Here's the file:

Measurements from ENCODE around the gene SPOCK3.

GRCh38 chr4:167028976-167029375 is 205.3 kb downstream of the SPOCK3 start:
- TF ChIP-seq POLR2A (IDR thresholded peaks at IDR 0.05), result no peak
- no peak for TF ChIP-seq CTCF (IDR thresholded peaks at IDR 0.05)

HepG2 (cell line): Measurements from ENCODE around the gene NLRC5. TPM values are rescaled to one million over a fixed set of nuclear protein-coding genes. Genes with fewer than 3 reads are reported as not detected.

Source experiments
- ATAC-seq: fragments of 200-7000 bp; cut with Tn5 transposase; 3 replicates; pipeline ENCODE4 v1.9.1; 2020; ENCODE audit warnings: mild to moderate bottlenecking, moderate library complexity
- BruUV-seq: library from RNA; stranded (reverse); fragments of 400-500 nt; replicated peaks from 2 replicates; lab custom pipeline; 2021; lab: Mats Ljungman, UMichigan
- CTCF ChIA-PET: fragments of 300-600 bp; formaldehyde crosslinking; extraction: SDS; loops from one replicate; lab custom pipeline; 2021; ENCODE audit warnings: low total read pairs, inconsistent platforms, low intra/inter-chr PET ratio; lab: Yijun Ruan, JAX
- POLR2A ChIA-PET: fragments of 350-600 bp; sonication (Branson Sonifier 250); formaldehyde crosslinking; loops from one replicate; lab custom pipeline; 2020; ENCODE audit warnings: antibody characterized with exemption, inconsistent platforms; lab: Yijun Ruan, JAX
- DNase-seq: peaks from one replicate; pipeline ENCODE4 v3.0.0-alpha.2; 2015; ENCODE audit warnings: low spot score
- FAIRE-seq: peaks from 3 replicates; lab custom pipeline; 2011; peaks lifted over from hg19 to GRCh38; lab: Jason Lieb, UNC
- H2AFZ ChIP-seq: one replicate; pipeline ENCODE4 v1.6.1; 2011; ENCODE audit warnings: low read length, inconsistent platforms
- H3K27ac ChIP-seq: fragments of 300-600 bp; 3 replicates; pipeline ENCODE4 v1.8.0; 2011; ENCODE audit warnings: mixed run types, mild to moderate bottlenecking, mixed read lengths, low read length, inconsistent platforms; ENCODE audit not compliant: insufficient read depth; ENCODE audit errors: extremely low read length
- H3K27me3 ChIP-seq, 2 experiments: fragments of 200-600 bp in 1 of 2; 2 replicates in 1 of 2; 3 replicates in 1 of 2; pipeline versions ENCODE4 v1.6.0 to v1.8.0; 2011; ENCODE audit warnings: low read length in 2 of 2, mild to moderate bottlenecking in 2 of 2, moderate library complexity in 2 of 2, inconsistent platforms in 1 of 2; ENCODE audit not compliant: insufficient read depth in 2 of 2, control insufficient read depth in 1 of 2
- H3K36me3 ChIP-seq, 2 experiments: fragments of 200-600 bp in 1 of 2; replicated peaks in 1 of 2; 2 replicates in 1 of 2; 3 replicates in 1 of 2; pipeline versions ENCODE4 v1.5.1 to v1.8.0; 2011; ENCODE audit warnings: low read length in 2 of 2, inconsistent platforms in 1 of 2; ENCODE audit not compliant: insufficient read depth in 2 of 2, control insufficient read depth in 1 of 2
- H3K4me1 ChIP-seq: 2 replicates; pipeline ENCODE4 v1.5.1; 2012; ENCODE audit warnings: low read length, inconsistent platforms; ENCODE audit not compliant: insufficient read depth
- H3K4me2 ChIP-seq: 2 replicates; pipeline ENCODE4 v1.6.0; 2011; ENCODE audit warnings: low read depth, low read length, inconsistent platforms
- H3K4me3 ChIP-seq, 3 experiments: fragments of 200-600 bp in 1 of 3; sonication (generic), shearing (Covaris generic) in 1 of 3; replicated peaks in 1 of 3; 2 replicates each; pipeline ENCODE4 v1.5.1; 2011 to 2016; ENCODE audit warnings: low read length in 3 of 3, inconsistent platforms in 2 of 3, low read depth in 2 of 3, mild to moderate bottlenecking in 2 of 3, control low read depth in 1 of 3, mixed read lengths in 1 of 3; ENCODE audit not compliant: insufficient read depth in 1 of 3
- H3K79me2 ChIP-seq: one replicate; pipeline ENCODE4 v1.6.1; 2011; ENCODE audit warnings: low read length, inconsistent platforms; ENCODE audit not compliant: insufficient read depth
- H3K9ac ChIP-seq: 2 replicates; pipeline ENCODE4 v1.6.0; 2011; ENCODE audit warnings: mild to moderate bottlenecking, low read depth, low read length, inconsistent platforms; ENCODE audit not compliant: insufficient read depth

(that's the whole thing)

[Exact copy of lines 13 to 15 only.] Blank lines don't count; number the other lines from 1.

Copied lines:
- H2AFZ ChIP-seq: one replicate; pipeline ENCODE4 v1.6.1; 2011; ENCODE audit warnings: low read length, inconsistent platforms
- H3K27ac ChIP-seq: fragments of 300-600 bp; 3 replicates; pipeline ENCODE4 v1.8.0; 2011; ENCODE audit warnings: mixed run types, mild to moderate bottlenecking, mixed read lengths, low read length, inconsistent platforms; ENCODE audit not compliant: insufficient read depth; ENCODE audit errors: extremely low read length
- H3K27me3 ChIP-seq, 2 experiments: fragments of 200-600 bp in 1 of 2; 2 replicates in 1 of 2; 3 replicates in 1 of 2; pipeline versions ENCODE4 v1.6.0 to v1.8.0; 2011; ENCODE audit warnings: low read length in 2 of 2, mild to moderate bottlenecking in 2 of 2, moderate library complexity in 2 of 2, inconsistent platforms in 1 of 2; ENCODE audit not compliant: insufficient read depth in 2 of 2, control insufficient read depth in 1 of 2